Education And Your Rights

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September 18, 2012 by Anders Ingemarson

With the spectacle of government (public) school teachers on strike in Chicago, this week offers a good opportunity to reflect on how education should be handled in a rights respecting society.

I could probably go on all day listing concrete reasons why a free market would produce supreme educational results compared to today’s government education system, just as the free market does in every other field. I will in due time, but today let’s set the stage and look at the fundamentals of why separating state and education is the right thing to do.

Government education has such a long history in this country and around the world that most Americans reflexively think it an essential service the government should offer, be it at the federal, state, or local level. This is further enforced by the fact that some of our founding fathers erroneously thought the government may rightfully play a role in education.

Yet, education is no different from let’s say healthcare. Forcing you and your loved ones into a certain system of education is similar to forcing a certain healthcare scheme on you. Both constitute a violation of your individual rights. Let’s look at a few examples in education:

  • As a parent, you are not free to choose a school of your choice for your children. Yes, you can go private, but not without great expense, as in addition to paying tuition, you’re most likely forced to pay local property taxes and state taxes and a portion of your federal taxes to fund government education. Only if you’re quite wealthy or otherwise exceptionally committed can you make this work.
  • As a teacher, your rights are violated because the marketplace for teaching jobs is distorted by the lack of choice, and because government certification dictates teacher requirements.
  • If you run an education related business, for instance a private school, your rights are violated as you face almost insurmountable barriers trying to compete with the “free” government schools and coping with federal, state and local regulations.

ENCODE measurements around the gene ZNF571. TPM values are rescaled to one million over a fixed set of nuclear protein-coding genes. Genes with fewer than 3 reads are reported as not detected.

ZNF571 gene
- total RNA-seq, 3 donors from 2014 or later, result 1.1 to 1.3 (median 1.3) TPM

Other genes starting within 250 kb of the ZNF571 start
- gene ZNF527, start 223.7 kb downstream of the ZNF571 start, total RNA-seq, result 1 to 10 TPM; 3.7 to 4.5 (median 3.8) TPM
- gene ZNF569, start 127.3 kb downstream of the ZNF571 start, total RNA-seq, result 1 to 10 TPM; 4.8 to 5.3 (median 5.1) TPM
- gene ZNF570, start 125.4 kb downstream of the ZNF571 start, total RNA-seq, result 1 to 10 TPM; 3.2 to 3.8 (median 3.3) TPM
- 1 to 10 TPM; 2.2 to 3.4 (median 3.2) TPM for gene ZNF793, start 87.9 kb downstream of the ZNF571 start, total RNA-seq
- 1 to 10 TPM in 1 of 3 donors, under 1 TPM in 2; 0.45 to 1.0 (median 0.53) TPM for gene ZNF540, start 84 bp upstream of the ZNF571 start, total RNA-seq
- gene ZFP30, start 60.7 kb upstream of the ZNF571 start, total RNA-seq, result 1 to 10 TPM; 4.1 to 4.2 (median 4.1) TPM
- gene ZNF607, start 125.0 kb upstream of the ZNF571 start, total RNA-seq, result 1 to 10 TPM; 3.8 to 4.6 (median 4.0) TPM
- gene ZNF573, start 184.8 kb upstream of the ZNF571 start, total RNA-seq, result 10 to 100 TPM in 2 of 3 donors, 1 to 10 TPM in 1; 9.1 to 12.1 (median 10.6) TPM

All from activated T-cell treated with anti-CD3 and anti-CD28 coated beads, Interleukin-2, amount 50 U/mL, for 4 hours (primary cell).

• And finally, as a tax payer, your rights are violated as you’re forced to finance the government education system whether you like it or not.

We’re starting to see some promising signs of groups and school districts promoting parents’ rights to select a school of their choice for their children. Vouchers and charter schools are so far the most common vehicles. And we have a thriving home school movement that is a constant thorn in the side of the government educational establishment.

However, rarely do people question the government’s role in financing education. Yes, we hear calls for the federal government to get out of education, but few are so far challenging the morality of state and local taxation and regulation to pay for and control education.
As the government education system continues to fail despite more and more money being thrown at it, and as the immorality of the system becomes clear to more Americans, I suspect we’ll see increased openness to radical solutions. Whenever you get a chance, take the opportunity to promote total separation of state and education in the name of protecting your individual rights.

Fire away!

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